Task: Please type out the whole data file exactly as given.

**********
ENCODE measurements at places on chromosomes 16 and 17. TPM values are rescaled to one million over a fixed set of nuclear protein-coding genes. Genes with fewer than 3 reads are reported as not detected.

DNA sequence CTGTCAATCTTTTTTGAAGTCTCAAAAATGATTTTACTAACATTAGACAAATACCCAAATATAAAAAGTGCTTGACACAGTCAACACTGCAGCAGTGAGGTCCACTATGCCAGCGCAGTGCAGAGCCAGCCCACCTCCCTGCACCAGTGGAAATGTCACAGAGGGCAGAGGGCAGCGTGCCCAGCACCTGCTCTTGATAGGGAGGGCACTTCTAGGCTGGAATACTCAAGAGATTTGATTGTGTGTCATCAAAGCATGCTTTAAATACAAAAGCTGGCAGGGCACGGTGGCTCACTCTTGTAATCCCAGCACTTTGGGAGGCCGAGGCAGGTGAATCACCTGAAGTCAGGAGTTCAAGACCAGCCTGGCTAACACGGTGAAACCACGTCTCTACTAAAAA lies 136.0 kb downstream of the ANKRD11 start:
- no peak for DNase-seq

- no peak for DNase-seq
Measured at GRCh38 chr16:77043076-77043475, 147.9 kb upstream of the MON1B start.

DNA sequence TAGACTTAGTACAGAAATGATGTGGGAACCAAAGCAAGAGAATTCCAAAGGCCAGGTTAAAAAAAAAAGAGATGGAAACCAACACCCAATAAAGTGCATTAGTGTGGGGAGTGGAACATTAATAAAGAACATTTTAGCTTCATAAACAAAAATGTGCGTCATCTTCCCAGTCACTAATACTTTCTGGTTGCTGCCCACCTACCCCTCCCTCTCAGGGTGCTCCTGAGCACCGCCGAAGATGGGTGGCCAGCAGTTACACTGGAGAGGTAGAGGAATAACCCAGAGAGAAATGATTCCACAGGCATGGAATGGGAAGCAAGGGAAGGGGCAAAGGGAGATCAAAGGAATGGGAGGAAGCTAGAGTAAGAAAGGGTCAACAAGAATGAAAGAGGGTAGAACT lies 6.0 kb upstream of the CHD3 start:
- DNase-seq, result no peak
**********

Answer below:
ENCODE measurements at places on chromosomes 16 and 17. TPM values are rescaled to one million over a fixed set of nuclear protein-coding genes. Genes with fewer than 3 reads are reported as not detected.

DNA sequence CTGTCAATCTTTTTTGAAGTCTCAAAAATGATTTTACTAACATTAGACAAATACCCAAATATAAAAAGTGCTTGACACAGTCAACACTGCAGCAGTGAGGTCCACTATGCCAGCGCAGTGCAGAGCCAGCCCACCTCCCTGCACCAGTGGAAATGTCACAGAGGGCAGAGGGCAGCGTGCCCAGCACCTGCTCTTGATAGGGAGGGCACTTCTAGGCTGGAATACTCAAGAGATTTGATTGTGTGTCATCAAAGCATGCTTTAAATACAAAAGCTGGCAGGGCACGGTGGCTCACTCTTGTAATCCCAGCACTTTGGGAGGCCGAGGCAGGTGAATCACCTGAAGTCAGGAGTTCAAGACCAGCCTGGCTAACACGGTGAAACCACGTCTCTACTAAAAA lies 136.0 kb downstream of the ANKRD11 start:
- no peak for DNase-seq

- no peak for DNase-seq
Measured at GRCh38 chr16:77043076-77043475, 147.9 kb upstream of the MON1B start.

DNA sequence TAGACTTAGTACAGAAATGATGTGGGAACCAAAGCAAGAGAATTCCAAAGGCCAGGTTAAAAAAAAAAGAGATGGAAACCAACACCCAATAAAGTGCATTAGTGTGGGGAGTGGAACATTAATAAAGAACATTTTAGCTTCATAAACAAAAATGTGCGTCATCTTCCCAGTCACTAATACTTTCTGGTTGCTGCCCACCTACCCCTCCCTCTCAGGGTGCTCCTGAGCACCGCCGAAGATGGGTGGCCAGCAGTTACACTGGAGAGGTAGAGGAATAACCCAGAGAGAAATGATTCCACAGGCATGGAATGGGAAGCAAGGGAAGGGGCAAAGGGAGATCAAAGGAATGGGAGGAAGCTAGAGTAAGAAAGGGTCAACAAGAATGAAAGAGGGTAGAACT lies 6.0 kb upstream of the CHD3 start:
- DNase-seq, result no peak